Jill M. Scheidt says forms cannot replace the knowledge attorneys bring to the table
The president of the Berks County Bar Association recommends that everyone have an attorney rather than filling out self-representation forms available in the county law library.
"Practicing law and litigating cases are much more than filling out forms," attorney Jill M. Scheidt said. "Over 40 percent of the people in custody actions do not have lawyers. There is an expectation that people do not have to hire lawyers because they can fill out forms."
Scheidt acknowledged that the forms do warn people not to represent themselves.
"We have horror stories of people losing assets because they don't know what they are doing," Scheidt said. "Lawyers provide advocacy and counseling. They know the substantive and procedural laws involved as well as the rules of evidence.
"All litigants, represented or unrepresented, are bound by the laws and rules, and the judges expect that they will know them."
Scheidt recommend that people contact MidPenn Legal Services, which offers services for people with limited incomes.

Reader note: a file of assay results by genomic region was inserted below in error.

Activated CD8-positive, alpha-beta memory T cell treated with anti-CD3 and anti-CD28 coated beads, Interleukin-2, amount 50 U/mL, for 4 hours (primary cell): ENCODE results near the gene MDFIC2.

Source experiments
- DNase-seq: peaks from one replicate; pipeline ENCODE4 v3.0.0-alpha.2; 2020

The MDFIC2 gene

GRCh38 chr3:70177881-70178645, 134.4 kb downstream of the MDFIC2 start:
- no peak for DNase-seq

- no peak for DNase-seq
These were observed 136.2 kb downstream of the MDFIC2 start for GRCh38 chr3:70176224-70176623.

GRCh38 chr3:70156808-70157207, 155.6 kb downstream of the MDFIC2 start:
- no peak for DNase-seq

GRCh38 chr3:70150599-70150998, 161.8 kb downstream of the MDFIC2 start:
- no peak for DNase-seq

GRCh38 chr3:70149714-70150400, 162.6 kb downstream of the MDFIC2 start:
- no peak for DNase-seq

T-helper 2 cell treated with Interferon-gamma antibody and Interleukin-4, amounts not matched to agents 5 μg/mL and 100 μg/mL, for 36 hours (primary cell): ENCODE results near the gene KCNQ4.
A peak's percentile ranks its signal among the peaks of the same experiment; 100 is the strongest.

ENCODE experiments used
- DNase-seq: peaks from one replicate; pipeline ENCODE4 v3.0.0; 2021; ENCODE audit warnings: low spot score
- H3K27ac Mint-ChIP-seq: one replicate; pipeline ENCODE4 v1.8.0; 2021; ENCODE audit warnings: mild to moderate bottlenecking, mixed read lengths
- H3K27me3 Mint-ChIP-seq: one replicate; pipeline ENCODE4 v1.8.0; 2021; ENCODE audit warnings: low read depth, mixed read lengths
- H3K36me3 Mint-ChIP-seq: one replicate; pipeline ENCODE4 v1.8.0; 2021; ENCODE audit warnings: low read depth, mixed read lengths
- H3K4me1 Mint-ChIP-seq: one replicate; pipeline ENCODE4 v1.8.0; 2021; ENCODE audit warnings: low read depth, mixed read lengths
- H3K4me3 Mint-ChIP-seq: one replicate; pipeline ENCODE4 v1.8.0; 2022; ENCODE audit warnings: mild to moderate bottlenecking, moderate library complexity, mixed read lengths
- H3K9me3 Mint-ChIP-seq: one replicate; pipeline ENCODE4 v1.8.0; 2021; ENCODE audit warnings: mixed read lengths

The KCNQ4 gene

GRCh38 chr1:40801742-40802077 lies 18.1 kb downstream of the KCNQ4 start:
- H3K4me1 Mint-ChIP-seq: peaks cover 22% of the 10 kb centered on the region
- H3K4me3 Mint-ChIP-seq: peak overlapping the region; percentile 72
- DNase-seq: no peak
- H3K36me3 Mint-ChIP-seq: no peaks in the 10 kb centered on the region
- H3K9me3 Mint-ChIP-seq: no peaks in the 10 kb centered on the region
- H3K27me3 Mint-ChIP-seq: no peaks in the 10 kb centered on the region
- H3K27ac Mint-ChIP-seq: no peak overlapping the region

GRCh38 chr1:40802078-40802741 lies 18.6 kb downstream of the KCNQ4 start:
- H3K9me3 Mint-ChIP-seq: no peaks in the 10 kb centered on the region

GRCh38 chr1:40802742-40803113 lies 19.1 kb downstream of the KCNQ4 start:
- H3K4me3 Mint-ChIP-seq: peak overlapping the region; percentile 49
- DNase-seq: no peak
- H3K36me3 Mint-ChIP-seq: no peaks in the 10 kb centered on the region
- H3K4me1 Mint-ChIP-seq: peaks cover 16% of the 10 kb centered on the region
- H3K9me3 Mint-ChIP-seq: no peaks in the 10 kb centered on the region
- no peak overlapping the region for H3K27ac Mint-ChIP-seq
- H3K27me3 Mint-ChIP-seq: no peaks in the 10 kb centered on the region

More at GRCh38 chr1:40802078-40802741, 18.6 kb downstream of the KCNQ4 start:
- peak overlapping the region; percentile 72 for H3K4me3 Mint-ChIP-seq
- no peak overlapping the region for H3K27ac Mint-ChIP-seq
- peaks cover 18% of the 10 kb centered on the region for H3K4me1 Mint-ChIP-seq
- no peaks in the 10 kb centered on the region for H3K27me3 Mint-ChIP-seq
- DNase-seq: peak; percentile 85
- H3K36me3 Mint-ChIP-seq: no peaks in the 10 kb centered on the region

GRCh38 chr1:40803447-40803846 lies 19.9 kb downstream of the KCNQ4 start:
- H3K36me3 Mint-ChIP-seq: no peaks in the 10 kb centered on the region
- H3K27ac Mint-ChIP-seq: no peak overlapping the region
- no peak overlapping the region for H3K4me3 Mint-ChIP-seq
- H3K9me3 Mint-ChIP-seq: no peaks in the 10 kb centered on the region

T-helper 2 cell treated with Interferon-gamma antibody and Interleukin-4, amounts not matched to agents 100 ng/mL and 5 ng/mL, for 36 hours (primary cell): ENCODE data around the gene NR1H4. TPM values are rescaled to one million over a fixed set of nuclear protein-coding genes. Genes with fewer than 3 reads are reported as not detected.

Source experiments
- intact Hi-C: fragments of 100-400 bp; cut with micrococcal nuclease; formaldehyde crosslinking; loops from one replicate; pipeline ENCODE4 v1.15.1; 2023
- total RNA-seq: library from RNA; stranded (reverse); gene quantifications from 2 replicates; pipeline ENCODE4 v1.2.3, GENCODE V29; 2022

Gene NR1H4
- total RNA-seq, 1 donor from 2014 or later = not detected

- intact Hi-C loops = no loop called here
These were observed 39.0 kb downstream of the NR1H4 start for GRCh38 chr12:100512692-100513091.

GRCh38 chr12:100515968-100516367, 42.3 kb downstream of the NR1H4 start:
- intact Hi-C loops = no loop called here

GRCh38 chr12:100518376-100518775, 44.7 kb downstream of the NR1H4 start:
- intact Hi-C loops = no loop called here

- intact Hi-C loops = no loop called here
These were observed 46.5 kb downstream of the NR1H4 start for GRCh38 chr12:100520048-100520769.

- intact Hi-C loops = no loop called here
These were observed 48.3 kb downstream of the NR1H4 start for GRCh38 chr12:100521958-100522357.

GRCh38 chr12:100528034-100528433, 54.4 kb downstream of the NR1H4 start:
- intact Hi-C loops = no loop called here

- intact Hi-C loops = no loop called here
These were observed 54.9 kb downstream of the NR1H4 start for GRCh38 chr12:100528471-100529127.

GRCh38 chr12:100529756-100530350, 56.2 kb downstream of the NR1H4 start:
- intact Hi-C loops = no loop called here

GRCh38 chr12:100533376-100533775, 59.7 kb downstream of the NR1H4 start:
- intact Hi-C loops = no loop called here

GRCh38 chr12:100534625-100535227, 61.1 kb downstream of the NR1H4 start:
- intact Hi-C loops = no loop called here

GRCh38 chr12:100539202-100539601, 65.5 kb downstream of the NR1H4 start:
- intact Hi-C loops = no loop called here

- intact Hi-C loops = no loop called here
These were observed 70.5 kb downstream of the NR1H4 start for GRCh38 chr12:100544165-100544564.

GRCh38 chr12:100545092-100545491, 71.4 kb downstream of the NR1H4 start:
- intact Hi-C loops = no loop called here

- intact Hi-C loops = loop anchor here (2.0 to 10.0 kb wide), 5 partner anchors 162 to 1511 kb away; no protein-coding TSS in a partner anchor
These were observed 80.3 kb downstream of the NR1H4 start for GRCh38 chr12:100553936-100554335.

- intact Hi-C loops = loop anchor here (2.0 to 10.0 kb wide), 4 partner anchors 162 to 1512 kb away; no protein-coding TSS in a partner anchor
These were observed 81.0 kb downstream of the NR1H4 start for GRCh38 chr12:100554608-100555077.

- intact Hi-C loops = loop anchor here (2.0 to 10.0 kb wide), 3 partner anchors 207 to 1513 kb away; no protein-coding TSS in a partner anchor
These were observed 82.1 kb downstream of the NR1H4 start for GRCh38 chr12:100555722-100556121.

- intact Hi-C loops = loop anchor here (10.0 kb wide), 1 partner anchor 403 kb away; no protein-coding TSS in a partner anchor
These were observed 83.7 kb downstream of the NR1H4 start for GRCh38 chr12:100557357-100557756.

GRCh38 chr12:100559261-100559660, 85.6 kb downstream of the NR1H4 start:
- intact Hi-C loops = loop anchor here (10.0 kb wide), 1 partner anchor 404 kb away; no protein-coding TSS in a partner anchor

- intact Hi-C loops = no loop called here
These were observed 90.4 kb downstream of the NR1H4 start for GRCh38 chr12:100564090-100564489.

"If we visit the ER and cannot afford medical services we aren't told to read a form and treat ourselves," Scheidt said. "Non-lawyers don't know what they don't know."
Scheidt said the bar is against a movement afoot that anyone can practice law.
Valerie West, managing attorney of MidPenn Legal Services, said she agreed with Scheidt that it's better to have a lawyer.
However, West said, the demand for free legal service outstrips the agency's resources.
"Poverty has gone up and our funding has gone down," she said. "There are a lot more eligible people with resources than we have the capability to represent. I am very pleased the president judge organized a task force to address this issue."
West said that the agency also depends on volunteer attorneys from the bar association. In 2010, bar members represented 199 people pro bono for MidPenn and provided over $80,000 to the agency for operating expenses, Scheidt said.
Scheidt said the non-represented people are spending too much time asking court staffers for help when the staffers are not allowed to give help.
"Routinely, county employees are asked to provide legal advice, which is not only a legal and ethical dilemma, it is a distraction from the employees doing their jobs," Scheidt said.
By Holly Herman, Reading Eagle, 610-478-6291, firstname.lastname@example.org
Source: Reading Eagle